it is, is to take the permanent fund away from those people                    
that are in this position to off-set the cost of getting                       
them in this position."                                                        
                                                                               
"The cost is the cost of charging, arresting, prosecuting                      
and it flows through the court system, through Public                          
Safety, to Village Public Safety, to Fish and Game, to                         
Transportation, through almost every department there is.                      
We have tried to gather these various costs together - and                     
what is the total cost - and we have been so far been told                     
that it is much too complicated to ever figure that out.                       
But anybody that takes a look at the State's operating                         
budget clearly realized that it's somewhere around $60                         
million in order to do these functions.  That's taking in                      
all the departments there are.  What this does, it enables                     
the people of the State Of Alaska to generate revenue from                     
those people that cause the problem in order to off-set some                   
of those costs."                                                               
                                                                               
"I don't think that we should drop anybody from probation or                   
parole or convicted misdemeanors just because it costs the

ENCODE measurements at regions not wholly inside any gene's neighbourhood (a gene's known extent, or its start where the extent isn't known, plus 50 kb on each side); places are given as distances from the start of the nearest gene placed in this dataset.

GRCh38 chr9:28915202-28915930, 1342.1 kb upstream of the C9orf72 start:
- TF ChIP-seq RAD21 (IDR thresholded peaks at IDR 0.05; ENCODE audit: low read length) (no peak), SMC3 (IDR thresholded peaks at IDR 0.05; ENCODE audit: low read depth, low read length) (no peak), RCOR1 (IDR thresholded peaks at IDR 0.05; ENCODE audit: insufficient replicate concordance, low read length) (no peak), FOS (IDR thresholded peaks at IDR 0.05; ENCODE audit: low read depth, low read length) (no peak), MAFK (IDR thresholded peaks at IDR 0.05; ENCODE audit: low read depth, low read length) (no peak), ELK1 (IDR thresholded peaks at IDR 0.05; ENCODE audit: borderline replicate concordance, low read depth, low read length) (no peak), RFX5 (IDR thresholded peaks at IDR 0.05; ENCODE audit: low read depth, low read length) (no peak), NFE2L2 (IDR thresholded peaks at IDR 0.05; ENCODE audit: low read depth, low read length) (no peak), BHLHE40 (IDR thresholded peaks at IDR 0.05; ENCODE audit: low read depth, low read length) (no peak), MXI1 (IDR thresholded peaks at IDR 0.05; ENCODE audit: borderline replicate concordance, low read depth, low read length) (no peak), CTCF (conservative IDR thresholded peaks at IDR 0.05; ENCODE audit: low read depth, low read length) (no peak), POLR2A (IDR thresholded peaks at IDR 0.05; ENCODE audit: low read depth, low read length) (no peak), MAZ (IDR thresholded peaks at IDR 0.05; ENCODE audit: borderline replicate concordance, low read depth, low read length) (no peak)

state more than we could possibly bring in, but however in                     
this time of measuring revenues and measuring results, this                    
is one of the ways of doing it."                                               
                                                                               
"I have been down here for some time and I haven't seen very                   
many revenue-generated mechanisms.  I do believe that we                       
should join in not only with some other states, in having                      
our probation and parole pay for their debt to society and                     
help to reimburse those costs.  But I also feel that this is                   
an appropriate way of doing it."                                               
                                                                               
"We are the only state in the union that does give out a                       
permanent fund dividend. Under the probation and parole at                     
$3.30 per day, it works out to roughly $100 per month, which                   
is equal to our permanent fund dividend.  Even with all the                    
probation and parole people paying for this amount, that                       
does not generate the $8.5 million that's needed."                             
                                                                               
"You'll notice in the legislation we clearly call for                          
professional collectors - third party collections that's                       
because the people that are in parole and probation have not                   
and can not have the capability to collect these, nor should                   
they.  They should do what they are hired to do, which is to                   
be in charge of probation and parole, not to be collectors.                    
There are third party independent people - companies that do                   
this for a living and can do it quite well.  That is who we                    
should have do it.  We've had several of them contact our                      
office and they are available."